Halbert, Ella (Oberlin College), Mentors: Chloé Lahondère and Joanna Reinhold (Virginia Tech).
Feces, fungus, and blood… Understanding how mosquitoes target and transmit pathogens to their frog hosts
Abstract: Culex territans is a mosquito species that feeds almost exclusively on ectothermic hosts and has the potential to transmit pathogens. There is a lot of research on warm-blooded feeding mosquitoes, how they locate their hosts (eg. thermal and chemical cues), and what pathogens they transmit. However, little is known about how this species locates and interacts with its hosts. With amphibian populations in decline worldwide, it is pertinent to understand any potential threats, such as vector-borne diseases. In this study, I focused on three main objectives: 1) determine if Cx. territans is attracted to anuran feces, 2) discover if Cx. territans can carry Batrachochytrium dendrobatidis (Bd) at Mountain Lake Biological Station (MLBS) as well as the prevalence of Bd among frog populations, and 3) ascertain if Cx. territans is transmitting blood pathogens (ranaviruses and trypanosomes) at MLBS. To address these questions, olfactometer assays, transmission assays, and PCR techniques were performed. I found that Cx. territans 1) is not attracted to anuran feces, 2) can transmit Bd in a lab experimental setting, and 3) can uptake ranaviruses and trypanosomes. This project will provide insight into mosquito-host interactions and the evolution of blood-feeding, as well as amphibian conservation.
Macpherson, Esme (University of Toronto), Mentor: David Beamer (Nash Community College).
Puzzling Plethodontids: Looking for traces of an introduced dusky salamander using DNA barcoding and morphometric analyses
Pattisall, Keely (University of Virginia), Mentor: Sarah McPeek (University of Virginia).
Species interactions vary locally on small spatial and temporal scales
Abstract: Variation in species interactions across populations and through time have been studied to better understand how and why this variation occurs. However, very small scale spatial and temporal variation could explain variation in interactions within a population. In plant-pollinator interactions, this small-scale variation could shed light into how nectar influences pollinator visitation to plants. In this study, I measured how per flower mean nectar variation between patches within the plant population influences pollinator visitation to individual plants. I also analyzed how variation in temperature within the flowering season affects the per flower nectar expression of individual plants. We found that both individual per flower mean nectar volume and patch level per flower mean nectar volume significantly contribute to differences in pollinator visitation. We also found that temperate variation affects nectar expression of flowers, meaning the same plant could express its nectar trait differently throughout the flowering season. This study provides insight into how plants and pollinators interact within a population and a single flower seasoning. These results could explain why extreme nectar variation is maintained at the population level.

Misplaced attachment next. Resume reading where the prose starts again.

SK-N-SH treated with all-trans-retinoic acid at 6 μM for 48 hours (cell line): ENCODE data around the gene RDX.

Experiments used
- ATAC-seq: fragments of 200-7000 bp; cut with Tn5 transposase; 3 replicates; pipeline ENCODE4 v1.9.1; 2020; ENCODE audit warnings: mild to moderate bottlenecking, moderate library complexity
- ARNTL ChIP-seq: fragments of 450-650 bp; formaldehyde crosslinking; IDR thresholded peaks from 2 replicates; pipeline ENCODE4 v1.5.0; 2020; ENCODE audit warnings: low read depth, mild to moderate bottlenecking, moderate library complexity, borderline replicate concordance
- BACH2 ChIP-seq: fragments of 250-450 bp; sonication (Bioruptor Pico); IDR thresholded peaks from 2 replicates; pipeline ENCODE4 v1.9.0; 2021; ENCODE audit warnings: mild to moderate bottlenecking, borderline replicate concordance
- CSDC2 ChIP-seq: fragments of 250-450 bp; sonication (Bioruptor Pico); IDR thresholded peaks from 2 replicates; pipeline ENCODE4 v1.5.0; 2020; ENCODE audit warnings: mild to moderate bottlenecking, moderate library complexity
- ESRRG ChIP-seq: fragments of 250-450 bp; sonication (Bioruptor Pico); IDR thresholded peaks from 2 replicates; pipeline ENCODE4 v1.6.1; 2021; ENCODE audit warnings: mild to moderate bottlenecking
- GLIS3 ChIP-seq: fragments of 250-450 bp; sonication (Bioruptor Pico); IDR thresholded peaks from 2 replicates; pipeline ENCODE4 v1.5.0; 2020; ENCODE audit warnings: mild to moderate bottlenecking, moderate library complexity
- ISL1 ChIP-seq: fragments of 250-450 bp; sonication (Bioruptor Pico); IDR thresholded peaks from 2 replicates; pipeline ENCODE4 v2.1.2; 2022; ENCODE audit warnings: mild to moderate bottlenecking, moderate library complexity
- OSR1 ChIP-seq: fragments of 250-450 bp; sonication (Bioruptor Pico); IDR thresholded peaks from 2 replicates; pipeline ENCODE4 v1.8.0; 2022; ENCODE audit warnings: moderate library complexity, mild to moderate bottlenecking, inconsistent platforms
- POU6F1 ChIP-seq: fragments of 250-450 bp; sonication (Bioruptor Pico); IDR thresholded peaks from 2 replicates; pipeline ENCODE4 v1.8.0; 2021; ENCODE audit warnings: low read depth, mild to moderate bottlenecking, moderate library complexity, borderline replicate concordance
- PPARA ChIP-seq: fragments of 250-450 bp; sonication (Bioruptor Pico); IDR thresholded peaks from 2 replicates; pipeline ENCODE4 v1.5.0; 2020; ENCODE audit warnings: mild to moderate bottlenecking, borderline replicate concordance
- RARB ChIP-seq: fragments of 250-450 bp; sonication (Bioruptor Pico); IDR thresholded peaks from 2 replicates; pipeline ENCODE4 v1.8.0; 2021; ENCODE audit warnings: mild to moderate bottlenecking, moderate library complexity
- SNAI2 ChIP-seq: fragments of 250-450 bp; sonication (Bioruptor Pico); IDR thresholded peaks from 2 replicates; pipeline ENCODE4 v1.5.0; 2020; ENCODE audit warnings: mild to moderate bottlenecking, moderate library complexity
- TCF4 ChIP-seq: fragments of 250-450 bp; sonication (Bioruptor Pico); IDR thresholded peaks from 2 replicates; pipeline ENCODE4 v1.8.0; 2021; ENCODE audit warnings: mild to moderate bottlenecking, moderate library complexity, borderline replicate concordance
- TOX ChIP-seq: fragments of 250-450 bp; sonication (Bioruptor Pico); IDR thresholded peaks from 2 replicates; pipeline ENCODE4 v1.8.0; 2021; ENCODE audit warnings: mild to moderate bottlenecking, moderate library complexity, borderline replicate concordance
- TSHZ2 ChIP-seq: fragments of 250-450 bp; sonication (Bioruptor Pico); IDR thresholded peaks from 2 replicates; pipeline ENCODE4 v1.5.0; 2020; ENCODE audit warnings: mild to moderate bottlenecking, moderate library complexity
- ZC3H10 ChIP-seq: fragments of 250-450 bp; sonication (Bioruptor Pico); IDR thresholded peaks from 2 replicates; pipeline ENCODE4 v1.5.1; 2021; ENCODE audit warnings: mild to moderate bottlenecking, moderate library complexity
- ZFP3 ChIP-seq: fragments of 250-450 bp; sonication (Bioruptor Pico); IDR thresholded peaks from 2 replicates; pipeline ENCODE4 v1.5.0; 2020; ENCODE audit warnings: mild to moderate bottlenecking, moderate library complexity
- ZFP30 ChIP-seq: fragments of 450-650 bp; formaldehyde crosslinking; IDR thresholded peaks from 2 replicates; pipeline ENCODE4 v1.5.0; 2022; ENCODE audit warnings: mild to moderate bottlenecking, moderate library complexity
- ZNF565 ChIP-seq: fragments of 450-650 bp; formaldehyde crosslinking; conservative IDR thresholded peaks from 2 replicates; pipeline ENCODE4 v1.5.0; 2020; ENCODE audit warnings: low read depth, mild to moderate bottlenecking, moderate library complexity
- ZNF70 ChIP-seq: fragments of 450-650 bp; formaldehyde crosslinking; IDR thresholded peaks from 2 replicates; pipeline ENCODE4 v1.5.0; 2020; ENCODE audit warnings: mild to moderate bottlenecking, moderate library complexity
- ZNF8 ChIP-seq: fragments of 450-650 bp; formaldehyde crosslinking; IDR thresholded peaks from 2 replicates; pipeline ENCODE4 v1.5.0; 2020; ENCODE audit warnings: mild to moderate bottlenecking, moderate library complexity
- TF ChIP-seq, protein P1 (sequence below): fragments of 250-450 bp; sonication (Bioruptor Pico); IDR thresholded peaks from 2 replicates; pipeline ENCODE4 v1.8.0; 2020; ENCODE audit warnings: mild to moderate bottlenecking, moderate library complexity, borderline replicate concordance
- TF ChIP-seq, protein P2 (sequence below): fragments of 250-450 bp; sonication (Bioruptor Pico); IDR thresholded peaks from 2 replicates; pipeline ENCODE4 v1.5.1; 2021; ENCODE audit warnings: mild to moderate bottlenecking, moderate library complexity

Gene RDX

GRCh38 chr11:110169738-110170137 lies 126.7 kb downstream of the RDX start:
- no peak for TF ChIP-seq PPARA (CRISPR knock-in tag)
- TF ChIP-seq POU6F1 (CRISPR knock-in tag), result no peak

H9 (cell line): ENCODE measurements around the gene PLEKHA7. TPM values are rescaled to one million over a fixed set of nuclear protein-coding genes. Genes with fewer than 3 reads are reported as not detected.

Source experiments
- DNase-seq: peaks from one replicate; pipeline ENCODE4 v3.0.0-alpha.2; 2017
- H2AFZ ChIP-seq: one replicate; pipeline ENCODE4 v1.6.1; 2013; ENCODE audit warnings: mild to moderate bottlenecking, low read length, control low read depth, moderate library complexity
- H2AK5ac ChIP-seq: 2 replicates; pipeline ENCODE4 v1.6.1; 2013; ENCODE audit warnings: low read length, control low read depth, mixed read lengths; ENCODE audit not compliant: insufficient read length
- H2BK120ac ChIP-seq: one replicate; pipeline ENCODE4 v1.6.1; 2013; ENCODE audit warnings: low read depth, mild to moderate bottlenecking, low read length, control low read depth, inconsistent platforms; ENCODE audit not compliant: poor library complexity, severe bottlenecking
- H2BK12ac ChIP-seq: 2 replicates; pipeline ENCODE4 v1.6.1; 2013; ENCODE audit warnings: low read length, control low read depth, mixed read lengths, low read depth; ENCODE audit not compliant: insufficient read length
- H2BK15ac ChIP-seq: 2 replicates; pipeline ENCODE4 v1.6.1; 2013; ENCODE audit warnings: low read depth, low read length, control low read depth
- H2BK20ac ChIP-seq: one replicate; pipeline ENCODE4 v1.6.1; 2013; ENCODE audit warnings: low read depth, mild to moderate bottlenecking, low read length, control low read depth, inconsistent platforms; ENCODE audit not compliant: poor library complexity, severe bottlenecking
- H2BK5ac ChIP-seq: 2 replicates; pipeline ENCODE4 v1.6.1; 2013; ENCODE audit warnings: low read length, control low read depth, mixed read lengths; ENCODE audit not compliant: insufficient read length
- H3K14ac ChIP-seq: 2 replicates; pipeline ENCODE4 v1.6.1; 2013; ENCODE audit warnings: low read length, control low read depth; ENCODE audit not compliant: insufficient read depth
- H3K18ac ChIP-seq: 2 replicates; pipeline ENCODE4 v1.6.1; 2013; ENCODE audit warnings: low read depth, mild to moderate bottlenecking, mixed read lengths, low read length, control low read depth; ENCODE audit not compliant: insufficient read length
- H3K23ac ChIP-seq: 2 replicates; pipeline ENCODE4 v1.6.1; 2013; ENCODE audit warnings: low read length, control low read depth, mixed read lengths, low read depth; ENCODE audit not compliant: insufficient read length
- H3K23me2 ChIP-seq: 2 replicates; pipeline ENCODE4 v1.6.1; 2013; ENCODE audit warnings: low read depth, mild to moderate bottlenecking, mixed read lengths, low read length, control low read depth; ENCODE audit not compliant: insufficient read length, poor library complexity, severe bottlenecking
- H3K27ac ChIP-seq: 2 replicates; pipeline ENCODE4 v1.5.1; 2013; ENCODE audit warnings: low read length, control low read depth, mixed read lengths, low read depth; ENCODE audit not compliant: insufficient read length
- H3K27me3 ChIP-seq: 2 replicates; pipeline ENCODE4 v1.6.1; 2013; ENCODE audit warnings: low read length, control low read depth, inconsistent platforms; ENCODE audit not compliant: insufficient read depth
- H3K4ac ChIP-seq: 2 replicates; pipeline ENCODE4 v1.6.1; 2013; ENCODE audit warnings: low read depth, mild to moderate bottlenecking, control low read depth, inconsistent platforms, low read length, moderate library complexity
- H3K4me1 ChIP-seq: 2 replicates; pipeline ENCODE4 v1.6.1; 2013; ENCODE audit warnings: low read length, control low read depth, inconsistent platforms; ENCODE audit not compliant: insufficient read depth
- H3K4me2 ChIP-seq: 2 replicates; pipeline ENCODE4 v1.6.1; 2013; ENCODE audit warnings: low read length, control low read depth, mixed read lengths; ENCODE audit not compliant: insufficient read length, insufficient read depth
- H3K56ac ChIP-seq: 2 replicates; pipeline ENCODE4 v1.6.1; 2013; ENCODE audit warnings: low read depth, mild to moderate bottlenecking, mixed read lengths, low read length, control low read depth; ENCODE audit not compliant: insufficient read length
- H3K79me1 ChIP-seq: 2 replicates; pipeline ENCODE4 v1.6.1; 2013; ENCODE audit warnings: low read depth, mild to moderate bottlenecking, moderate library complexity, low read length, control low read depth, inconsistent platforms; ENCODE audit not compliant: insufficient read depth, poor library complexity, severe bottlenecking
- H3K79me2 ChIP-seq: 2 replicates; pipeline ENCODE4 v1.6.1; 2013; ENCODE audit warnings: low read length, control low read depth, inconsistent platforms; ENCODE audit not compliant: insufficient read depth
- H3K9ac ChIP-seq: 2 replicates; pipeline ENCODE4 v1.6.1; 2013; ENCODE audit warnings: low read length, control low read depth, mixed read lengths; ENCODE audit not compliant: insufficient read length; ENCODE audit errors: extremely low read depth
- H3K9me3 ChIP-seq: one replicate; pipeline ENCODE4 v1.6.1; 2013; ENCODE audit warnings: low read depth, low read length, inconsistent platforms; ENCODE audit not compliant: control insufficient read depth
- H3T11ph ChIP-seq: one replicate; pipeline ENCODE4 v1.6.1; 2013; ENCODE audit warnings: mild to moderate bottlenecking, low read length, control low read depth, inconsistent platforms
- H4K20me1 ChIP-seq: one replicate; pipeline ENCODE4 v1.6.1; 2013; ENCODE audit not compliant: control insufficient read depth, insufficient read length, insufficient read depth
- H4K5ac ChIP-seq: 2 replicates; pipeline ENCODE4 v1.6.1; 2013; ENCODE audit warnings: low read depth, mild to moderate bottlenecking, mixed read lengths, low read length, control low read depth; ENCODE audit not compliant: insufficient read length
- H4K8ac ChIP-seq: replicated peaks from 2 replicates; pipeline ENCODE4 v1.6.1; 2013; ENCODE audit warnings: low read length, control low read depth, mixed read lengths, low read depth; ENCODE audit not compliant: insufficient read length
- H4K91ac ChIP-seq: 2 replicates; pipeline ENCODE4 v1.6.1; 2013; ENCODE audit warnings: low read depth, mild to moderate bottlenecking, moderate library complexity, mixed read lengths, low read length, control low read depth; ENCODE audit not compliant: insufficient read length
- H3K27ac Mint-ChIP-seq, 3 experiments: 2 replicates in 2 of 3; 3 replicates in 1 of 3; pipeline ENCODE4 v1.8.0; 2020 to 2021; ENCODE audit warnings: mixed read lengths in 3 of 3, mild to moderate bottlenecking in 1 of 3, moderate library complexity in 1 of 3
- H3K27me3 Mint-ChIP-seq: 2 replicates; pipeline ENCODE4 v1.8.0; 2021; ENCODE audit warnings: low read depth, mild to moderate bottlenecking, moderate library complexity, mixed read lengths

Tassell, Darby (Indiana University), Mentor: Sarah McPeek (University of Virginia).
Behavioral studies on the invertebrate community of Amianthium muscaetoxicum
Abstract: Many plant species have diverse invertebrate communities that live and feed on their plant hosts. In a highly toxic plant, such as our study species Amianthium muscaetoxicum (Melianthiaceae) or “fly poison”, it is curious when insects are able to safely feed on the plant’s tissue and nectar. It is especially interesting that the plant’s pollinators, beetles Strangalepta abbreviata (Cerambycidae) and Trichiotinus affinis, (Scarabaeidae) are attracted to this toxic nectar and seemingly feed on it almost exclusively. This study aims to investigate the adaptations and reasons behind these behaviors, first through a study of biodiversity, and then through a study of pollinator foraging behavior. A biodiversity survey of A. muscaetoxicum plants revealed invertebrates of eleven orders and over thirty families, providing us with a multitude of further research directions. A choice assay revealed a trend of S. abbreviata and T. affinis preferring toxic nectar concentrations over non-toxic sucrose solution. Both of these experiments require further data collection, but we were able to learn more about the A. muscaetoxicum invertebrate community and their interactions with the plant.